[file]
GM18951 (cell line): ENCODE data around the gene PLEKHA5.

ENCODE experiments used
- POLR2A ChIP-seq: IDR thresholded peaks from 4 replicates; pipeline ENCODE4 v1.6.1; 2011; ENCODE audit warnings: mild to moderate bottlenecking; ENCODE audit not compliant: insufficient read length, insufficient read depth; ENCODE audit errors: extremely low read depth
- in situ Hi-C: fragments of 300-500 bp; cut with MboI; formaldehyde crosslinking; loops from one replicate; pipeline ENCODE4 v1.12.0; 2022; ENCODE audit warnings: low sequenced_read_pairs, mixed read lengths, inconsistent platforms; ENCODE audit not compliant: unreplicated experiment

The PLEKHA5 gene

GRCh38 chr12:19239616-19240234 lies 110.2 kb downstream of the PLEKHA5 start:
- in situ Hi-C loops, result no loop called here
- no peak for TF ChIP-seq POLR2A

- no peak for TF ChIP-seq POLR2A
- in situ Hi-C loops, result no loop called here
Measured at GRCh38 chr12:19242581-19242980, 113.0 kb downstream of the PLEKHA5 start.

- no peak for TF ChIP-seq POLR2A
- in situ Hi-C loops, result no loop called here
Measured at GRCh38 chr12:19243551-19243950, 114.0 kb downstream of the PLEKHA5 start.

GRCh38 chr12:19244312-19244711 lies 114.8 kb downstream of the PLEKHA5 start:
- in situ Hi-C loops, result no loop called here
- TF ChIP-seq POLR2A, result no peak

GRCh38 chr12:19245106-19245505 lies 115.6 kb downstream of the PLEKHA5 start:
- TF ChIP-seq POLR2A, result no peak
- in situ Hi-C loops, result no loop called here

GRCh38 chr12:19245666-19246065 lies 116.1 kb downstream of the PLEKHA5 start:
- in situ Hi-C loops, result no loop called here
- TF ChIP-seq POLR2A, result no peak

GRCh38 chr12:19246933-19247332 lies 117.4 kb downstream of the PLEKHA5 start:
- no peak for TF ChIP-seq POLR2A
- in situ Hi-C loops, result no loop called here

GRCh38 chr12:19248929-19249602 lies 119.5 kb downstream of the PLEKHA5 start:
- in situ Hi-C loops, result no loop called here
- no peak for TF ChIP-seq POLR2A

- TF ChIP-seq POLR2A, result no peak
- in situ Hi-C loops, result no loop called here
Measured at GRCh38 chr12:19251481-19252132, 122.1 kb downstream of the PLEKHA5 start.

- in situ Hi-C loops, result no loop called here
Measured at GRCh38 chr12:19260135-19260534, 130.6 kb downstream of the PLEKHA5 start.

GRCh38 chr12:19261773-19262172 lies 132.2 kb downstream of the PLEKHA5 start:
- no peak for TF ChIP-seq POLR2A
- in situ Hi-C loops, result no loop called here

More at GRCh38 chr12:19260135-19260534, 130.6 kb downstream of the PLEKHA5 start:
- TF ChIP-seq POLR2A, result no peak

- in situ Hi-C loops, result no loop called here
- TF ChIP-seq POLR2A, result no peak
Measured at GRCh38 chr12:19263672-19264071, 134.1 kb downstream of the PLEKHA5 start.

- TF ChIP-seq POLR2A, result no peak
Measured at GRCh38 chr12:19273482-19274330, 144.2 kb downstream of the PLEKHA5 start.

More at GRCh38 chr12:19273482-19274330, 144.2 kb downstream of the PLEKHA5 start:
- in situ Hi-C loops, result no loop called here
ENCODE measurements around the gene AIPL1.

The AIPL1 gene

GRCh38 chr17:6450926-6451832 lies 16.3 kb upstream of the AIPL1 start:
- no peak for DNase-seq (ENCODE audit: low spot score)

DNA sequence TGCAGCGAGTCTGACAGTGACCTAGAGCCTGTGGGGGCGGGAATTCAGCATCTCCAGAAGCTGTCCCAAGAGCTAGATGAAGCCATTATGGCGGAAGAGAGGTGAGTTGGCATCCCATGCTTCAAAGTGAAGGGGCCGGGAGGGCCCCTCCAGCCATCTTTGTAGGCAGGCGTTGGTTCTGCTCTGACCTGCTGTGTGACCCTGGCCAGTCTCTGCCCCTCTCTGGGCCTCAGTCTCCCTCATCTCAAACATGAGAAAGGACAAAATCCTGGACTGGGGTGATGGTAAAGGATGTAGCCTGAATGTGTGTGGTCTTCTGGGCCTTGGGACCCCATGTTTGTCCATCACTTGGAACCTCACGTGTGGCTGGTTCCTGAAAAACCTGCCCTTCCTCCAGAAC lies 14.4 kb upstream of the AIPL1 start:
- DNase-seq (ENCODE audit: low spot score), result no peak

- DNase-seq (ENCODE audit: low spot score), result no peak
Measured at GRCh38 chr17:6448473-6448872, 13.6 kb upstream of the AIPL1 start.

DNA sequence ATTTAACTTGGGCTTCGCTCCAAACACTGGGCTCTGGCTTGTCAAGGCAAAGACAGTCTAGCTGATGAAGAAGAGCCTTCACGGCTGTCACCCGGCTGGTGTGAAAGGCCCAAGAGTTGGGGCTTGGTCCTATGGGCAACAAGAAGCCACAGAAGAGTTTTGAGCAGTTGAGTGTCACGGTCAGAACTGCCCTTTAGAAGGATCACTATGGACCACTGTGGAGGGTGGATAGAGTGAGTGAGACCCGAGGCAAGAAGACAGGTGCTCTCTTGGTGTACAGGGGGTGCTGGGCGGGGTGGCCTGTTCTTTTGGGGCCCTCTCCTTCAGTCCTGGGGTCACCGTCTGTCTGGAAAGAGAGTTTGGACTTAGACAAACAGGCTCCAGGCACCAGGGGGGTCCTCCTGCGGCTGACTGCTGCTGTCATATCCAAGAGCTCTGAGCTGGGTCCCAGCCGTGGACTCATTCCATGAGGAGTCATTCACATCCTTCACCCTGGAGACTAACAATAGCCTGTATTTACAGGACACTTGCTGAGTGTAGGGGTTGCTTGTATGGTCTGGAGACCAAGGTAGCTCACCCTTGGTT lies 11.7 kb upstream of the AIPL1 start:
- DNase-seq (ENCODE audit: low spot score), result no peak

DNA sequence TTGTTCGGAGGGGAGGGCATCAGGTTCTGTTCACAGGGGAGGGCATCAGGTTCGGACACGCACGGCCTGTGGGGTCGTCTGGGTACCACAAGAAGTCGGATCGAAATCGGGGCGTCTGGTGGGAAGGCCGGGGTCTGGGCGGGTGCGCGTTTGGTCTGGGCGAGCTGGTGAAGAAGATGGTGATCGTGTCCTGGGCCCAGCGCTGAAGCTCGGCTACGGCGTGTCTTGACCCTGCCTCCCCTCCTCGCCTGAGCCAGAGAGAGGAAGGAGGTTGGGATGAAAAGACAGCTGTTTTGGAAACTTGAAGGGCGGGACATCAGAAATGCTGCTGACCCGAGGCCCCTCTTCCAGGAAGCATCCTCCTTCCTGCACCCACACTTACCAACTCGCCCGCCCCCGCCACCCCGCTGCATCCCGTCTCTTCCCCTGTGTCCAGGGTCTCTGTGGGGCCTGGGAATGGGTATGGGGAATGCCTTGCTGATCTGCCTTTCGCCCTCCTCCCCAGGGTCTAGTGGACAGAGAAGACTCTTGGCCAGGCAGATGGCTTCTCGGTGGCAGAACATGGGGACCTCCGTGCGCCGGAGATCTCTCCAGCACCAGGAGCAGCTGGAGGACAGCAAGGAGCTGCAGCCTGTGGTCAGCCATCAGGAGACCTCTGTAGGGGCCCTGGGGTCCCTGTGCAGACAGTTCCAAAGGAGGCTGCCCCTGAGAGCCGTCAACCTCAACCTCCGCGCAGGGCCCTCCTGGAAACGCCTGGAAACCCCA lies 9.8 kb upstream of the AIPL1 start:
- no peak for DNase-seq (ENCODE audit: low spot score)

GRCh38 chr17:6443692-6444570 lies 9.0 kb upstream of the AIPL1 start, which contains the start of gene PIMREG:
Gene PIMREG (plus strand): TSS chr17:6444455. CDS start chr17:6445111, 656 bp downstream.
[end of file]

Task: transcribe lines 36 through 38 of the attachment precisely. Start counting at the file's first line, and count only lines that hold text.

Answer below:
- no peak for TF ChIP-seq POLR2A
- in situ Hi-C loops, result no loop called here

More at GRCh38 chr12:19260135-19260534, 130.6 kb downstream of the PLEKHA5 start: